The People We Play for Are Sipping on Champagne

Unlike, say, rock-and-roll bands, classical musicians in a quartet are not required to exhibit personalities as they perform. A tuxedoed homogeneity and a serious sameness of expression will do nicely, thank you.

If the performers feel passionately or not about the music, have aches and pains of a physical or existential nature, harbor resentments toward each other, or guesstimate tax returns while sleepwalking through the Köchel Concerto No. 525 or “Memories” from Cats, we couldn’t care less. As we brunch in a North County bistro or fork wedding cake onto our plates at the reception, the music might be wallpaper, the musicians, potted ferns. If it’s a rock group, we think we want a little flamboyance and character with our 4/4 time, but aren’t Keith Richards, Ron Wood, and Charlie Watts really the same person when you get right down to it?

Well up the winding reaches of Soledad Mountain Road, four very different people have come together on a sultry August night to share wine, lasagna, the sunset, and their skills as musicians. Forty-one-year-old Ken Jerahian plays first violin; 42-year-old Sarah Agler provides vocals and second violin; Gordon Grubbs, 35, contributes cello, while Karen Childress-Evans, 45, provides viola and musical direction for Pacifica Strings, one of San Diego’s few long-lived string quartets.

Grubbs, a lean, bespectacled black man, wears shorts, a dark polo shirt, socks, and dress shoes. He seems to be the comedian of the group, yet the most elusive and private. As the musicians tune (that four-note sawing and occasional skirling associated with clearing one’s throat and fanning oneself with the program before the house lights dim), Grubbs, originally from Wichita, Kansas, is rattling off personal and musical jokes in a shorthand recognizable only to his fellow quartet members. Childress-Evans is the quickest to laugh, while Agler chuckles silently and Jerahian beams with pleasure. Grubbs is speaking so quickly, those outside the musical circle are at a loss as to what’s so funny.

Grubbs teaches music for a living and performs professionally whenever possible, often without the other quartet members and frequently in Mexico — La Paz, Mazatlán, and Ensenada, for example.

Jerahian is dressed in a white, button-down collared shirt, Levi’s, and sneakers. His two leg braces (a legacy from childhood polio) rest against a wall near his chair. The first violinist, with his thick, black hair streaked with traces of gray, deep-set, smiling dark eyes, and shoe-brush Armenian mustache has the appearance of a benevolent Uncle Joe Stalin. An electronics technician during the day, repairing such devices as TVs, stereos, VCRs, and video game players, Jerahian has been playing violin since he was seven years old. He holds a BA in music from University of San Diego.

Jerahian has played “in most of the local orchestras — uh, Jolla Civic, USD orchestra. From the age of 13 to 25, I played with the San Diego Youth Symphony.”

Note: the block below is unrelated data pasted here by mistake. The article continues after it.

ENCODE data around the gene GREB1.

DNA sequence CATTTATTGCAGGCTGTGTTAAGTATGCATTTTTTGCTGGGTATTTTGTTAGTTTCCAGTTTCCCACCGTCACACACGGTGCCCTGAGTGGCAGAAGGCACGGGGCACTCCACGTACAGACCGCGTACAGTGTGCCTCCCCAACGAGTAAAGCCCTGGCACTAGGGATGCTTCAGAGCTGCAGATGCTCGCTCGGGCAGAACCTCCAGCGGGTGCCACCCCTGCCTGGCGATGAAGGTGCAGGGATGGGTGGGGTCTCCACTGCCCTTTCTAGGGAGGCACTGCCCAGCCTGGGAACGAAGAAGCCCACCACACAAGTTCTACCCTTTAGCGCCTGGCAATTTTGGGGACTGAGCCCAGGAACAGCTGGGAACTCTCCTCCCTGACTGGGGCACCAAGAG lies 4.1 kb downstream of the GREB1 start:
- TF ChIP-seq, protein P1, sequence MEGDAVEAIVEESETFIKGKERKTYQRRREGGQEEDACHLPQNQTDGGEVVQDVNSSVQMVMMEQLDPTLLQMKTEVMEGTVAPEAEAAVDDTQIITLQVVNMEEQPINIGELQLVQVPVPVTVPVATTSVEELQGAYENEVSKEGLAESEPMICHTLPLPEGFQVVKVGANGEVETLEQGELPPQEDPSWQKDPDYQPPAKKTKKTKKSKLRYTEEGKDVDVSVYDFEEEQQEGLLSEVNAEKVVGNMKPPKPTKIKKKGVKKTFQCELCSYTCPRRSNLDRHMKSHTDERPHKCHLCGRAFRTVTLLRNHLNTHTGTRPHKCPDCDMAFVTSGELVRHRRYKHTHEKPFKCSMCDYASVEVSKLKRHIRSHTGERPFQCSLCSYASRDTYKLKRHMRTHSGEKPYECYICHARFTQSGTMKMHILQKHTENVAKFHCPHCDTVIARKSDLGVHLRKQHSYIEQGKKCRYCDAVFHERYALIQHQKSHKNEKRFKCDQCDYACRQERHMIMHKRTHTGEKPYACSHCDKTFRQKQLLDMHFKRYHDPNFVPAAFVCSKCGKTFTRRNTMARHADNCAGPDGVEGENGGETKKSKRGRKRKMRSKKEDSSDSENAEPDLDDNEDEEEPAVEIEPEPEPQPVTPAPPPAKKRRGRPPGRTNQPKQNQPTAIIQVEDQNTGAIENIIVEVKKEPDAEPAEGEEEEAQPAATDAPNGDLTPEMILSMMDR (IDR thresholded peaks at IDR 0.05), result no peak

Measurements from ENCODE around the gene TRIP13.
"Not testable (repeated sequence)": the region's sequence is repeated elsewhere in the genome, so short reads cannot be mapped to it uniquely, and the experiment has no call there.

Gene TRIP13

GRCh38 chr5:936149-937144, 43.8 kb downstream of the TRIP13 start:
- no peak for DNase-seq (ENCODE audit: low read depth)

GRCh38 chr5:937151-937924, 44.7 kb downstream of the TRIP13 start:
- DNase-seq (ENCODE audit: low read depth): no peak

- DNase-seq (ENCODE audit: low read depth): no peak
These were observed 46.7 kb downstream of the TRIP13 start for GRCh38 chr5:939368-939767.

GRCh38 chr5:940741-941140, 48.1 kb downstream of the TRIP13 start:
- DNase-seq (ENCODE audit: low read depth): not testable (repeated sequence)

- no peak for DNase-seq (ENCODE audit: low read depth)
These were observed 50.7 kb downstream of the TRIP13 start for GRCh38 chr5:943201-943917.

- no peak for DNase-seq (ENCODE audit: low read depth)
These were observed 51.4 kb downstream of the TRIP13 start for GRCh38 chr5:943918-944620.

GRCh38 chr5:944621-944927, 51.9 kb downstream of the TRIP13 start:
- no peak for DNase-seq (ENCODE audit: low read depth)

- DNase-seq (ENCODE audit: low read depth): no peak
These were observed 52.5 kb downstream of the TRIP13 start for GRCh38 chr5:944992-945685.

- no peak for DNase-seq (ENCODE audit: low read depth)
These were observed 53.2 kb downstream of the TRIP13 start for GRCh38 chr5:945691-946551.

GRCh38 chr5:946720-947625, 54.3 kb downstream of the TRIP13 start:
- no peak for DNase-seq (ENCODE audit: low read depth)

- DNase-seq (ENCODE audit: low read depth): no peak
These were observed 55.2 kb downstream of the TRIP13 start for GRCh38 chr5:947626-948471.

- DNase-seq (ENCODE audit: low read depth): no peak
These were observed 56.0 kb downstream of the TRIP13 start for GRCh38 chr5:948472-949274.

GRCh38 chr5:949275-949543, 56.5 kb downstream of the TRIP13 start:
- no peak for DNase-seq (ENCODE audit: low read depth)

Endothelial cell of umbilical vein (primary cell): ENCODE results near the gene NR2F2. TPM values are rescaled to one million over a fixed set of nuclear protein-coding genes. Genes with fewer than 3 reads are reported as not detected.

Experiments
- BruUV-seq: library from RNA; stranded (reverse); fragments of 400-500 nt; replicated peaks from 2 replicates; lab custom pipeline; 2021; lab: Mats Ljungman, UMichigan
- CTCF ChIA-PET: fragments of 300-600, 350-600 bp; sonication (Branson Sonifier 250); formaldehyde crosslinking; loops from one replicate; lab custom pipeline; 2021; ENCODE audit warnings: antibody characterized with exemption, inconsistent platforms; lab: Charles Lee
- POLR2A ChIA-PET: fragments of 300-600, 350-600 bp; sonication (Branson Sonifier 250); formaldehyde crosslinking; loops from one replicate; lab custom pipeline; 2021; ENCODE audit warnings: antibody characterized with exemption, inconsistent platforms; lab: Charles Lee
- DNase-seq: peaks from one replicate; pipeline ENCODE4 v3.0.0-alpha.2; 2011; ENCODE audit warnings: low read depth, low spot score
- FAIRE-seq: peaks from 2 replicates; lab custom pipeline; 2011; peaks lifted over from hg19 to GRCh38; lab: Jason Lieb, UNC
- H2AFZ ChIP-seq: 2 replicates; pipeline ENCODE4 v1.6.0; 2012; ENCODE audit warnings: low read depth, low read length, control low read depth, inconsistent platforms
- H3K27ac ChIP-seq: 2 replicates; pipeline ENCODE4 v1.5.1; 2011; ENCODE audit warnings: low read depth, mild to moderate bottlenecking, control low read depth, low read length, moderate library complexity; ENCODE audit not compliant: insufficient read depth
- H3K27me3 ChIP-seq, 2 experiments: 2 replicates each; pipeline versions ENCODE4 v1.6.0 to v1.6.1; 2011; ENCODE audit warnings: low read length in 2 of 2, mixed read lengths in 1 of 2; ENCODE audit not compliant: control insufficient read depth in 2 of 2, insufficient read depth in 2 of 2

Grubbs and Childress-Evans are searching for misplaced sheet music to a Bach piece they’ll perform at an upcoming wedding. The violist is a petite, attractive blonde wearing a red blouse, a grey-and-red checked skirt, and red shoes. She finds the piece and sets it on her stand: “Air” by J.S. Bach. Childress-Evans plays a few tentative notes. She is accompanied immediately by four-year-old Sean Agler, who contributes a wheezing musical non sequitur on his child-size starter violin. His brother, two-year-old Nicky Agler, is offstage (that is, in his bedroom, not in the living room where the action is), crying operatically. Evidently, he has inherited his mother’s lung capacity, diaphragm control, and tonal dexterity.

Discussion of which Mozart pieces to perform (“Eine Kleine Nachtmusik”), whether or not to include the Pachelbel Canon (“yeah, we have to”), Handel’s “Water Music,” the “Quartet versions of 2, 3, and 6,” “Hawaiian Wedding Song,” “Wind Beneath My Wings,” “The Vivaldi” (“Four Seasons”), “Trumpet Voluntary” (the Clarke), and/or “that wedding thing by the guy from Peter, Paul and Mary” (“There Is Love”) resolves with a tentative list and the decision to run through Bach’s “Air.”

The piece is processional. The words “stately” or “courtly” are hard to avoid. Grubbs’s cello marks time with a descending scale of slow octaves beginning in the key of C. Jerahian and Agler sustain a middle C in unison and then part ways in a harmonic pavane away from the tonic note that grows increasingly complex and flows into A major and then D major scales — a pattern thoroughly familiar to audiences of a thousand popular love songs. Pacifica Strings render the piece with a grace and soulfulness I don’t usually associate with Bach, thinking of his music more in terms of prancing, mathematical, clockwork patterns than a slow ballet of emotion.

Agler, Jerahian, Grubbs, and Childress-Evans indeed seem to be sculpting “air.”